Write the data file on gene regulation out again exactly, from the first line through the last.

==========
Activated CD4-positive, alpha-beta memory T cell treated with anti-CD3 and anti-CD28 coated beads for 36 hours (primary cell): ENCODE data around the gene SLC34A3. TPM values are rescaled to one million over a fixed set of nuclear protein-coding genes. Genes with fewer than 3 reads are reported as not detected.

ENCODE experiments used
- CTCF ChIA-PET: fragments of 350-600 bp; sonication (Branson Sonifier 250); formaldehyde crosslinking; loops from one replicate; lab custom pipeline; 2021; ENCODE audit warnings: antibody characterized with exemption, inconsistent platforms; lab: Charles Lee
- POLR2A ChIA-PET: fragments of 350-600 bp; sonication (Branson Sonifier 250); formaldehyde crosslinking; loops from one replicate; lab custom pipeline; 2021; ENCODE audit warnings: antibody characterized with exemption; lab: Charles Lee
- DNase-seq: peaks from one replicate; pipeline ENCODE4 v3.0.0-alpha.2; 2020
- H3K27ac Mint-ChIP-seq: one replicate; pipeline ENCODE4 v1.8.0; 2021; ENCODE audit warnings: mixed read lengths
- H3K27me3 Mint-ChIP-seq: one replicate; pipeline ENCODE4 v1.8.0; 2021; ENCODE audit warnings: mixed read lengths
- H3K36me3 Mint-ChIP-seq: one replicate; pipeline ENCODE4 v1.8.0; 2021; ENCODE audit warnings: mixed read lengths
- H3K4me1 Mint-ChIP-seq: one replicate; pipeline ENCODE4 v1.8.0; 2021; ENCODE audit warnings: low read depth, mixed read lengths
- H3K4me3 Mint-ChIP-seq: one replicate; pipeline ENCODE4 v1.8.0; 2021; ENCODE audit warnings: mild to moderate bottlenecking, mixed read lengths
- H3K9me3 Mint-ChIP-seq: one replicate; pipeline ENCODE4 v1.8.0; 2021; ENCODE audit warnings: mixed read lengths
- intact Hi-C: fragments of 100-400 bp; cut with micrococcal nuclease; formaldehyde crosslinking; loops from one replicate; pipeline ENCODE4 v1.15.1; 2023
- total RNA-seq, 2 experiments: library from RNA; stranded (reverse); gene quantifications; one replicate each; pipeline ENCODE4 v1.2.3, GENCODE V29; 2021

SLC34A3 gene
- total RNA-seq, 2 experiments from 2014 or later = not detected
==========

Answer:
Activated CD4-positive, alpha-beta memory T cell treated with anti-CD3 and anti-CD28 coated beads for 36 hours (primary cell): ENCODE data around the gene SLC34A3. TPM values are rescaled to one million over a fixed set of nuclear protein-coding genes. Genes with fewer than 3 reads are reported as not detected.

ENCODE experiments used
- CTCF ChIA-PET: fragments of 350-600 bp; sonication (Branson Sonifier 250); formaldehyde crosslinking; loops from one replicate; lab custom pipeline; 2021; ENCODE audit warnings: antibody characterized with exemption, inconsistent platforms; lab: Charles Lee
- POLR2A ChIA-PET: fragments of 350-600 bp; sonication (Branson Sonifier 250); formaldehyde crosslinking; loops from one replicate; lab custom pipeline; 2021; ENCODE audit warnings: antibody characterized with exemption; lab: Charles Lee
- DNase-seq: peaks from one replicate; pipeline ENCODE4 v3.0.0-alpha.2; 2020
- H3K27ac Mint-ChIP-seq: one replicate; pipeline ENCODE4 v1.8.0; 2021; ENCODE audit warnings: mixed read lengths
- H3K27me3 Mint-ChIP-seq: one replicate; pipeline ENCODE4 v1.8.0; 2021; ENCODE audit warnings: mixed read lengths
- H3K36me3 Mint-ChIP-seq: one replicate; pipeline ENCODE4 v1.8.0; 2021; ENCODE audit warnings: mixed read lengths
- H3K4me1 Mint-ChIP-seq: one replicate; pipeline ENCODE4 v1.8.0; 2021; ENCODE audit warnings: low read depth, mixed read lengths
- H3K4me3 Mint-ChIP-seq: one replicate; pipeline ENCODE4 v1.8.0; 2021; ENCODE audit warnings: mild to moderate bottlenecking, mixed read lengths
- H3K9me3 Mint-ChIP-seq: one replicate; pipeline ENCODE4 v1.8.0; 2021; ENCODE audit warnings: mixed read lengths
- intact Hi-C: fragments of 100-400 bp; cut with micrococcal nuclease; formaldehyde crosslinking; loops from one replicate; pipeline ENCODE4 v1.15.1; 2023
- total RNA-seq, 2 experiments: library from RNA; stranded (reverse); gene quantifications; one replicate each; pipeline ENCODE4 v1.2.3, GENCODE V29; 2021

SLC34A3 gene
- total RNA-seq, 2 experiments from 2014 or later = not detected